The Power Of Shaking Hands
Tzvi wished to buy an antique book from Boruch, a fellow dealer in
Judaica. They agreed on a price and shook hands on the deal. The next day,
when Tzvi came to deliver the payment, Boruch declared that he had changed
his mind and did not wish to sell. Tzvi objected to this retraction, arguing
that shaking hands constitutes irreversible conclusion of a deal in the
Judaica trade. Is this argument valid?
The Torah prescribes different kinyonim (methods
of acquisition) for different items. Movable items are acquired by means of
hagbo’oh (lifting) or meshicha (pulling along the ground). In
the wine trade it was customary for retailers to buy large quantities of
wine and leave their purchases in the wholesaler’s cellars. They would take
each wine barrel to their shop as it was needed. When making their initial
purchase, they would mark each barrel with their own personal symbol (situmta).
In Tractate Bovo Metzia (74a), our Sages state that if the custom is
to acquire barrels of wine by making this mark, such marking is binding. The
purchaser becomes obligated to pay for the wine; the seller is unable to
change his mind on the deal, just as if the purchaser had made meshicha
on each barrel (Rashi). The Rosh (5:72) quotes Rabbenu
Chananel, who explains that when merchants conclude a deal by shaking
hands, the deal is also binding. As in the case of marking wine barrels, in
this trade the custom is to conclude a deal with a handshake. The
established custom creates a halachically binding transaction. Furthermore,
if the custom dictates that such acts only create an obligation to sell but
not an actual sale, then the item is not considered sold. However, since an
obligation to sell has been agreed to, whoever backs out of the deal
receives a mi shepora curse (Hashem will curse one who does
not keep his word). All the above rulings are to be found in the Shulchan
Oruch (Choshen Mishpot 201:1 and 2).
We can therefore conclude that if Tzvi can produce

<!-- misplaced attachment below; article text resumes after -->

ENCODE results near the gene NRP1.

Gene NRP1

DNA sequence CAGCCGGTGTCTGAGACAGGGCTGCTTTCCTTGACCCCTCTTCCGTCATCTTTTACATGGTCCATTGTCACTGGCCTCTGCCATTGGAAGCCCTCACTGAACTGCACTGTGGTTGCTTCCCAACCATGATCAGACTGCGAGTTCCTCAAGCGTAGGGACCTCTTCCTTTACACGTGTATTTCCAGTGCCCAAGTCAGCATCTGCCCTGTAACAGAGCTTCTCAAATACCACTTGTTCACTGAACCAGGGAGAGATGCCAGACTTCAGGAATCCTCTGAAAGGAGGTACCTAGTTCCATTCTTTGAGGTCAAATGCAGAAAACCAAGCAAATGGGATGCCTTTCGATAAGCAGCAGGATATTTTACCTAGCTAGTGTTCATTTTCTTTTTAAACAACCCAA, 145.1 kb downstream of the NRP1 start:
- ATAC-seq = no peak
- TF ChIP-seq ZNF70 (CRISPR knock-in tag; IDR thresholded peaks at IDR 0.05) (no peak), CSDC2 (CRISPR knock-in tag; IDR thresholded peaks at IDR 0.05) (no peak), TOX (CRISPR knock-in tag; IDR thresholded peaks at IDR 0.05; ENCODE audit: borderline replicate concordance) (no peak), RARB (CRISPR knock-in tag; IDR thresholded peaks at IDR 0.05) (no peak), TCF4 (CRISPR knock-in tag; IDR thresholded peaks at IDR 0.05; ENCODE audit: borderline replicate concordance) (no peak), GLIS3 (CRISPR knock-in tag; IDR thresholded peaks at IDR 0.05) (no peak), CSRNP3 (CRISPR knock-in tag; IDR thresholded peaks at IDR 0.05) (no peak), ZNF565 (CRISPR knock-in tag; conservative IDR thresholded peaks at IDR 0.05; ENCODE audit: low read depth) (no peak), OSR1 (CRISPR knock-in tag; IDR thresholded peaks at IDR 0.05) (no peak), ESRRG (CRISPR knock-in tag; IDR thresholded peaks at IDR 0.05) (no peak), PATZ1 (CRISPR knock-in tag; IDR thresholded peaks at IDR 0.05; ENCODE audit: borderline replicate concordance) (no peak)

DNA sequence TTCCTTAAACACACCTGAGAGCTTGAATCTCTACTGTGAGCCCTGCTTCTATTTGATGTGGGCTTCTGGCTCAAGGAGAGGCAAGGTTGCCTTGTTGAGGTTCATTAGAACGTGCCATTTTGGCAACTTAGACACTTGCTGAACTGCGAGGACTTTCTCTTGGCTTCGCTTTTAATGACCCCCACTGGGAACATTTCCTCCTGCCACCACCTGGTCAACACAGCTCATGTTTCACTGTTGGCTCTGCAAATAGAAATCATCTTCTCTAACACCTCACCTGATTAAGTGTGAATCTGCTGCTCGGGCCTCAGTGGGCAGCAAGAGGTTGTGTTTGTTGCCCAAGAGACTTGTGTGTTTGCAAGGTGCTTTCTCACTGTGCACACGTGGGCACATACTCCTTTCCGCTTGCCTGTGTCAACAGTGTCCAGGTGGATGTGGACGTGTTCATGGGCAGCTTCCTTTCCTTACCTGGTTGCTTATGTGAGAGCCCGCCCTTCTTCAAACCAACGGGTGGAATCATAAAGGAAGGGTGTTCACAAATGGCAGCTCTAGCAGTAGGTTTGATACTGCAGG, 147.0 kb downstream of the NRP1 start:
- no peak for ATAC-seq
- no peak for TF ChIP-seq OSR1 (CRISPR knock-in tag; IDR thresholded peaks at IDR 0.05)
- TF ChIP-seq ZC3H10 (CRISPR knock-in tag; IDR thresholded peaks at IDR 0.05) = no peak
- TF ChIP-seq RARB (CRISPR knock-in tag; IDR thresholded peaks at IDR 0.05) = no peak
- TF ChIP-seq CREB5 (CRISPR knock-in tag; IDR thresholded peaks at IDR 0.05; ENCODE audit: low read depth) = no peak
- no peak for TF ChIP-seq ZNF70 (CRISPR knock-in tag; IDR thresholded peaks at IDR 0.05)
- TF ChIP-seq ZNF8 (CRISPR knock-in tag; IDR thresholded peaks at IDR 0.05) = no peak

evidence that a handshake signifies completion of a sale in the Judaica
trade, he can force Boruch to proceed with the deal. However, even if such
evidence is not forthcoming, it is possible that Boruch has entered into an
obligation to sell, albeit that the item is not yet sold. Maharil
Diskin (Responsa, 1:126) questions whether acts of acquisition which are
only valid by virtue of custom can create an obligation. The Emek
HaMishpot (1:24) brings proof that the custom can indeed create an
obligation. He cites Tosafos (Bovo Metzia 66a), who discuss
the validity of the financial penalties which the fathers of the bride and
groom accept upon themselves for non-fulfilment of their obligations.
Tosafos come to the conclusion that such an undertaking is valid,
comparing it to the marking of barrels by wine retailers. The basis of his
argument is that even though this seems to be no more than a promise, since
it is the accepted custom for the parties to obligate themselves in this
way, it is binding. Thus, argues the Emek HaMishpot, we find that not
only does custom dictate that certain actions constitute an act of
acquisition, it also determines that other actions create an obligation.
We would therefore conclude that Boruch should sell the book to Tzvi.
Even if Tzvi is unable to produce evidence that shaking hands constitutes a
sale, it may create an obligation to sell. However, if Boruch backs out of
his undertaking to sell, he does not receive a mi shepora curse (see
Achiezer 3:40:4). In any event, such retraction would classify him as
an unreliable person (mechusar amonoh).